Revenge on a cheating partner.

When you found out your spouse was cheating, were you obsessed with thoughts of revenge?  Throwing all his clothes in a heap on the lawn…slashing his tires…or forwarding copies of his cyber sex sessions to his entire address book?   Maybe your fantasies were more devious – perhaps they involved some Superglue and the bathroom throne.  Or maybe that paste could attach a certain ‘member’ to the inside of his leg…

Well, for anyone who has experienced heart-break of infidelity, a new book called The Down and Dirty Dish On Revenge: Serving It Up Nice and Cold To That Lying,Cheating Bastard offers new insights into how people plan, carry out, and savour revenge on an ex.

Let’s clarify something right away: this is NOT a “how-to guide” on revenge tactics  – though it does include some outlandish revange stories by real people (and famous personalities).  Instead, author Eva Nagorski not only dives into the history of adultery and revenge, she examines the psychology/genetics of people who desire retribution.  She provides experts’ commentary on both the merits and dangers of revenge.  And she also explores how people can ‘keep a lid’ on their vengeful feelings and move on.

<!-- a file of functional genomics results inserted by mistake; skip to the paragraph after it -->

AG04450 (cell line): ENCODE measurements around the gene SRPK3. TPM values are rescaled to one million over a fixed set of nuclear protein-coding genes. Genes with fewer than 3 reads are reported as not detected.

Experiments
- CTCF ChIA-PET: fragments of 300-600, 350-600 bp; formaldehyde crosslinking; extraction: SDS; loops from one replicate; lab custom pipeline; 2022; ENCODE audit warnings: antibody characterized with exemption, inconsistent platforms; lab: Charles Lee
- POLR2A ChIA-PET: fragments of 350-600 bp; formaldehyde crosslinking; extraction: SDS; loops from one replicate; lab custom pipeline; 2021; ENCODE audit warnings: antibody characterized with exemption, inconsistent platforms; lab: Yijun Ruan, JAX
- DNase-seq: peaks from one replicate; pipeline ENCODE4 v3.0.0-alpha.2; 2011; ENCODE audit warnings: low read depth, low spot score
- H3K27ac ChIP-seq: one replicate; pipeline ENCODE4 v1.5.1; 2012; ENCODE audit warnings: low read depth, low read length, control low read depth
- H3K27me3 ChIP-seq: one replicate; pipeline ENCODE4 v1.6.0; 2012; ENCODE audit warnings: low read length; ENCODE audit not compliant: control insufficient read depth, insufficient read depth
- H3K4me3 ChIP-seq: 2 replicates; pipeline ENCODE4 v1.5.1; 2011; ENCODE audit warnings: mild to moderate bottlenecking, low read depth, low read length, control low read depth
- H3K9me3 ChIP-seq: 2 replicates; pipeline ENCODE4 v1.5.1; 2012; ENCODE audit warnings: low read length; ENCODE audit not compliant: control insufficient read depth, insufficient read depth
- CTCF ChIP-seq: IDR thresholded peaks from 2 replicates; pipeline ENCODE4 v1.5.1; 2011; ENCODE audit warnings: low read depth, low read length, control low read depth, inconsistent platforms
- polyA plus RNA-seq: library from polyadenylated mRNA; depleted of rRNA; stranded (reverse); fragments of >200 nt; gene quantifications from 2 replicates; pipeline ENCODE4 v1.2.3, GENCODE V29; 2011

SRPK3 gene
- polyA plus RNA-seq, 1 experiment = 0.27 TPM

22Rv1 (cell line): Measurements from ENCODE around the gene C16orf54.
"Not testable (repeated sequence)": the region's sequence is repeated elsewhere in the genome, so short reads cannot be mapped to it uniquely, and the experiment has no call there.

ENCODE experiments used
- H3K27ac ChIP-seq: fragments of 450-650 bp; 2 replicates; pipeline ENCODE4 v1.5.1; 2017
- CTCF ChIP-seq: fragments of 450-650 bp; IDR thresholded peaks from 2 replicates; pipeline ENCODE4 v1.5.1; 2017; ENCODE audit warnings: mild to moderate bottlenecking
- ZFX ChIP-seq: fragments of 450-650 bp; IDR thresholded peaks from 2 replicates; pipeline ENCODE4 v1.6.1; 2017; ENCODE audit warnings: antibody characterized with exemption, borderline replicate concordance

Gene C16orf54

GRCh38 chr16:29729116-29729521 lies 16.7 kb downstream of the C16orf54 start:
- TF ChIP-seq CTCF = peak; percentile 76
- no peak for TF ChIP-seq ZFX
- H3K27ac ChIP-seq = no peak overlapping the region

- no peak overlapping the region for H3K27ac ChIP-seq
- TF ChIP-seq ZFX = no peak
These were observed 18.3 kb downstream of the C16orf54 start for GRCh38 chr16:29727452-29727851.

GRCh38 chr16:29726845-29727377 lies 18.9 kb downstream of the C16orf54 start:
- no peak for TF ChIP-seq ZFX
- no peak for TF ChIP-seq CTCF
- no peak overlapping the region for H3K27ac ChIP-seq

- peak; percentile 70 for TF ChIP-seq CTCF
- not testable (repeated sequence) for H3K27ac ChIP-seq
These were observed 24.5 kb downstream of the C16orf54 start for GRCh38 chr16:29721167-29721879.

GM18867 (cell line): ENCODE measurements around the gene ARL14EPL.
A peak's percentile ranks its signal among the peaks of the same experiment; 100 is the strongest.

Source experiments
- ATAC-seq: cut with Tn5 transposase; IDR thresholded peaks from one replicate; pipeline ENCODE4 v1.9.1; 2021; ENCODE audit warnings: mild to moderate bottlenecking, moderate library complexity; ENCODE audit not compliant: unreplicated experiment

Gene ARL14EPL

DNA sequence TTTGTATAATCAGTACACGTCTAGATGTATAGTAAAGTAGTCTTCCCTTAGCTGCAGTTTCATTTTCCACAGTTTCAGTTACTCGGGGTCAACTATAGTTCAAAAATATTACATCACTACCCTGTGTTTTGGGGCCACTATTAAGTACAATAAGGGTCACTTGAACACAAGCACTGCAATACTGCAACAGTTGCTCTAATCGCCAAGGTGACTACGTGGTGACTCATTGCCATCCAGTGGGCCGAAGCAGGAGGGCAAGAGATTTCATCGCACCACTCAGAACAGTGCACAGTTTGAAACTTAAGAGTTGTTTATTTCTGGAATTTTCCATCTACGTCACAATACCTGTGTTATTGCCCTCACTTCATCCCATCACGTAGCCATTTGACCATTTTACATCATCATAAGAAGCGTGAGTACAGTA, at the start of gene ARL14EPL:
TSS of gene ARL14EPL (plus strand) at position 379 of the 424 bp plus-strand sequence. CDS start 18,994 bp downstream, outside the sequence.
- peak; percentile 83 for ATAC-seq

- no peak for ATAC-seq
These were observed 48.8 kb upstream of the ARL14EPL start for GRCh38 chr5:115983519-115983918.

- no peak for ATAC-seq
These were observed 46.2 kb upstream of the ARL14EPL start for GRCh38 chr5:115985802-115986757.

Written in the tone of a chick-lit novel, The Down and Dirty Dish Revenge was inspired by Nagorski’s wildly popular blog, That Girl Emily.  In this blog, Nagorski took on the psyche of Emily, a 35-year-old fictitious suburban housewife, who found out her husband was cheating.  So ‘Emily’ exacted 14 days of purchased billboards in Times Square that announced that he was not exactly “well-endowed”; drove his desecrated car through the streets of Manhattan; and had the famous Katz’s deli in New York City make a sandwich in Steven’s name–“The Cheatin’ Steven.”

Again, ‘Emily’ was a fictitious character; Nagorski was actually hired to write this blog as part of an advertising campaign for Court TV’s, Parco P.I.. But Nagorski says her character resonated with so many readers – and so quickly – that she felt compelled to ‘stake-out” the world of revenge more closely. She says she hopes her book will help lift the veil of shame people have for their angry, vengeful thoughts.   Cause most people have them; but whether or not they act on them and how far they’ll take them, are other matters entirely.

What do you think of Nagorski’s concept?  Too sensational, borderline insane?  Too much focus on men being cheaters instead of all the female perpetrators?  Might the best revenge be just to be caught reading this book in public? revvvenge

 

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